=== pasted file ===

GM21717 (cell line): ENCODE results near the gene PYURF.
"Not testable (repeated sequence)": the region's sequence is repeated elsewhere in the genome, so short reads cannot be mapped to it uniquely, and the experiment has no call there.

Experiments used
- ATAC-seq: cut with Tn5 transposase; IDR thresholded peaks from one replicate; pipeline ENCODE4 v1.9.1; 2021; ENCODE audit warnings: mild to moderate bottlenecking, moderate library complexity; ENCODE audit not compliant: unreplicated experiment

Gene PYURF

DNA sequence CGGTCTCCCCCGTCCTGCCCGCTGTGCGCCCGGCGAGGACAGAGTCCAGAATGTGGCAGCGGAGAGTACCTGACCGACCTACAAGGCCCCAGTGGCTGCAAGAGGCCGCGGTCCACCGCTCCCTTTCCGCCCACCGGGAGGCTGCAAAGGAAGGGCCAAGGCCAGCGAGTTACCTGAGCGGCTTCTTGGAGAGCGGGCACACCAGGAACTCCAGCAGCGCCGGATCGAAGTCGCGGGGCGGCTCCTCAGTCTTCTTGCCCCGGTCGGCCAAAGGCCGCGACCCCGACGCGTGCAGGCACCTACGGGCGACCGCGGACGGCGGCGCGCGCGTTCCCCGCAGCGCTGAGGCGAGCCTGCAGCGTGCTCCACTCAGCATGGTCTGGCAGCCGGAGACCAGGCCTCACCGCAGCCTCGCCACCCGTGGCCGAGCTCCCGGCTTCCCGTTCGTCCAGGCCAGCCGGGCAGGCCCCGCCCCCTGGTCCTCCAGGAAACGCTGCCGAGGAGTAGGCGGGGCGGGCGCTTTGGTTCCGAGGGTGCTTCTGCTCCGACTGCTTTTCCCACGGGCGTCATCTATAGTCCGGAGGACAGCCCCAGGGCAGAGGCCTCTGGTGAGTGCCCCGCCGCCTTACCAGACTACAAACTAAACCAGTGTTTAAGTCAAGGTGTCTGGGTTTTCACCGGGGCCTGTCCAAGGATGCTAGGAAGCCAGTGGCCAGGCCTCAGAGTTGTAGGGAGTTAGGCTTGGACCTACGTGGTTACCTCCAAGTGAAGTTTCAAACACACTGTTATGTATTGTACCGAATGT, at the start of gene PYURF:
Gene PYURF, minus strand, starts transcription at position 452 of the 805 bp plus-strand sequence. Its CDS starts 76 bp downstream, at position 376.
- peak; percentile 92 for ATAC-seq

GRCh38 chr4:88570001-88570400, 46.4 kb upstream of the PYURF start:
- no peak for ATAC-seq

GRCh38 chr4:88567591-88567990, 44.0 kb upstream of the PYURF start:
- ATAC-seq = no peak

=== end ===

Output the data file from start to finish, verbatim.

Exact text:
GM21717 (cell line): ENCODE results near the gene PYURF.
"Not testable (repeated sequence)": the region's sequence is repeated elsewhere in the genome, so short reads cannot be mapped to it uniquely, and the experiment has no call there.

Experiments used
- ATAC-seq: cut with Tn5 transposase; IDR thresholded peaks from one replicate; pipeline ENCODE4 v1.9.1; 2021; ENCODE audit warnings: mild to moderate bottlenecking, moderate library complexity; ENCODE audit not compliant: unreplicated experiment

Gene PYURF

DNA sequence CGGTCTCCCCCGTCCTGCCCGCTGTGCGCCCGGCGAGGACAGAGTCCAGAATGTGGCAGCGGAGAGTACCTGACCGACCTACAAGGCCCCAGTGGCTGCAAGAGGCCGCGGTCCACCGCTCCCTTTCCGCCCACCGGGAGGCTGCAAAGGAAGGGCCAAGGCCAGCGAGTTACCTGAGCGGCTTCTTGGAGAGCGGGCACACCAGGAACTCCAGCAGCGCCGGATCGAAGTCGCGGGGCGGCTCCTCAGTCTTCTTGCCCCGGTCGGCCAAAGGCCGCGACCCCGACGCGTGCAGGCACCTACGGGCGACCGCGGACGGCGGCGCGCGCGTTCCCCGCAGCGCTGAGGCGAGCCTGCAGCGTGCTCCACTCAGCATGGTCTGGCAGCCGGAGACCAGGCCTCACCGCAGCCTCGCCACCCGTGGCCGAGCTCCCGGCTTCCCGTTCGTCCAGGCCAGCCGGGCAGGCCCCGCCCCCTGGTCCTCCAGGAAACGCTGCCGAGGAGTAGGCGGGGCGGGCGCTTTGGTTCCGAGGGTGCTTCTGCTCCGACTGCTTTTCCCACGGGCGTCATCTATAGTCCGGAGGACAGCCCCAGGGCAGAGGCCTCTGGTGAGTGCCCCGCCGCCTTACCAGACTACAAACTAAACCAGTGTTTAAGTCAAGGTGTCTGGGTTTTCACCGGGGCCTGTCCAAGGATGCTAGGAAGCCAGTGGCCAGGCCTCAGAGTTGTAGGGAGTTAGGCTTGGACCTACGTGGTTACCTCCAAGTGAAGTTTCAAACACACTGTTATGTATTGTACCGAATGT, at the start of gene PYURF:
Gene PYURF, minus strand, starts transcription at position 452 of the 805 bp plus-strand sequence. Its CDS starts 76 bp downstream, at position 376.
- peak; percentile 92 for ATAC-seq

GRCh38 chr4:88570001-88570400, 46.4 kb upstream of the PYURF start:
- no peak for ATAC-seq

GRCh38 chr4:88567591-88567990, 44.0 kb upstream of the PYURF start:
- ATAC-seq = no peak